Meal Plan Week 5:

Friday: Chicken soup, cajun salmon, roasted root veggie sticks, savory baby spinach salad, crockpot applesauceIMG_20141024_161450

Shabbos Lunch: Honey mustard salmon, cholent, roasted root vaggie sticks, spanish rice, mango strawberry baby spinach salad, strawberries for dessert

Sunday: Loaded hot dogs with baby spinach salad

Monday: Family get together

Tuesday: Squash pear soup, quesadillas with crockpot refried beans

Wednesday: Squash pear soup

Thursday: Oat cranberry pancakes, cottage cheese, fresh veggies

What are you making this week to beat the cold?

Please share in the comments below!

The Great Candy Debate

This morning, as with most mornings, I checked my email quite early in the day. I scrolled through, browsing a few advertisements, marking some emails that required further action, and then turned my attention to a birthday party e-vite that had come in from a mother of my son’s classmate.

A Candyland themed birthday party.

The birthday party theme in and of itself sounded cute and classic, but I had to take a step back and consider the idea. Our kids seem to be surrounded by candy. In the best of situations, where nosh is rationed on the home front, the kids are still bombarded with sweet treats everywhere they go.

Candy’s commonplaces:sweets-316108_1280

  • In class birthday parties, with cupcakes, donuts or other sweet treats
  • In class Shabbos party, where often a whole host of candies and gummies are offered up
  • Classroom incentives in the form of jellybeans or other small treats
  • Shul learning programs for boys and girls
  • Aufrufs, bar mitzvas, kiddushim, and other simchas
  • Purim!
  • The infamous shul “candy man” – or, “candy men” as the case may be

In summary, there is no shortage of opportunities for kids to indulge their sweet tooth. That is, until it decays under all the layers of sugar.

Now don’t get me wrong, I think it’s fabulous that morahs, rabbonim, and rebbeim are offering positive reinforcement for our children’s behaviors and yearning to learn. I merely think there might be healthier ways to do so.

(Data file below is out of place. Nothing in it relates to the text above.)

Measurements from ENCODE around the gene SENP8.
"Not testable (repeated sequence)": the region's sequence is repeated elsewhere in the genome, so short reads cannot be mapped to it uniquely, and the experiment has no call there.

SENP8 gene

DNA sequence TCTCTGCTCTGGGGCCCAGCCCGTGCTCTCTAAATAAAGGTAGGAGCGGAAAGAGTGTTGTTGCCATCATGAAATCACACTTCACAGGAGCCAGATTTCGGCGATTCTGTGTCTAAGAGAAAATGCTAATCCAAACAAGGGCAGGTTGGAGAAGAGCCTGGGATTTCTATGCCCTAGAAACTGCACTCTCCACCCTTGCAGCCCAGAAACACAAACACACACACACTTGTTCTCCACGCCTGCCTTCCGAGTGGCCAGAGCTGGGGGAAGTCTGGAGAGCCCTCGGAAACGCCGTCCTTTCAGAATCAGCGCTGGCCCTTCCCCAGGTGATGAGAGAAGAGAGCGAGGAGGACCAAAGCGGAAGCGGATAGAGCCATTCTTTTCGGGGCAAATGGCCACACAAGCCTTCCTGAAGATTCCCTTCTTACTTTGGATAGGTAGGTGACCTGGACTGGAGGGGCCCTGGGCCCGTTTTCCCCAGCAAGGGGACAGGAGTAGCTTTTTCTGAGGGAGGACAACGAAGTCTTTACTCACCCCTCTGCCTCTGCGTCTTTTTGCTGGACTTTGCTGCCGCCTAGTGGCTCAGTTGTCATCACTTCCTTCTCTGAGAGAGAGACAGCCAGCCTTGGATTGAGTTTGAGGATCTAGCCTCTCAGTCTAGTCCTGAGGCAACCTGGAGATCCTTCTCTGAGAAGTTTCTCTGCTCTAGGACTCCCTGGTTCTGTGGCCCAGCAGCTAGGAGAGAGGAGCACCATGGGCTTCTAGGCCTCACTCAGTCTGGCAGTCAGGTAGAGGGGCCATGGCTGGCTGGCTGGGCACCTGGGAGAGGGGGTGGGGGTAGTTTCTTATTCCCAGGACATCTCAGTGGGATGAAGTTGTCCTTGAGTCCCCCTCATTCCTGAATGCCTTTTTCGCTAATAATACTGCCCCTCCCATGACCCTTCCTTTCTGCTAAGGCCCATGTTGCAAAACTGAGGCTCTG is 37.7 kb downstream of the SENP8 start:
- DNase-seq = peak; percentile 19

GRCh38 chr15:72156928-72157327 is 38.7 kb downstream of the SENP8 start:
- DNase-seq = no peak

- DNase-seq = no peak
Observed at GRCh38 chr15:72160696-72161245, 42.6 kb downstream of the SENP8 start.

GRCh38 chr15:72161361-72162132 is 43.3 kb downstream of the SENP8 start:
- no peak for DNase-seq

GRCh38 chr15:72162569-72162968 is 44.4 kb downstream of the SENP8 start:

As in many areas of life, a cost benefit analysis goes a long way here. We have to be able to objectively look, as a society and as a community, at whether this system of candy based reinforcement is helping or harming our children.

Concerns related to considerable candy consumption:

  • Moderate to severe ADHD, behavioral, skin and migraine related reactions to food coloring found in the majority of sweets. Did you know even white marshmallows include blue dye?
  • Tooth decay – many parents let this one go as they brush children’s teeth twice daily, however the prolonged contact between brushings, of sugars and teeth, particularly when having eaten soft, chewy, or gummy type candies can cause significant damage.
  • Sugar’s impact on the whole body. In recent years, the impacts of sugar on the Western diet have been studied, publicized, and are shocking. Nearly every factory produced food we eat has added sugar. Do we really want, or need, to offer our children more than this?

Recently I came acrosslump-sugar-548647_1280 the book Eat Healthy, Feel Great by Dr. William Sears. I can tell you firsthand of the benefit it’s made to my child’s diet. The book speaks of, and educates children in a fun, comprehensive manner, on what foods are considered red lights, yellow lights, or green lights, and why. Now when my son brings home extra candies that have zero nutritional value (red lights), I ask him whether he’d like to trade them with me for a yellow light food such as chocolate or a cookie – I’ve seen 100% success.

In our house, we certainly do have treats, however they are almost never candy based., and more often than not, I know what ingredients have gone into them, because I’ve made the treats myself. I offer chocolate chips for reinforcement of good behavior, and fruits or homemade cookies for dessert. I always have dried fruit in the pantry which my little guy loves. It’s all about setting standards and training an appreciation of nutrition, and of the human body.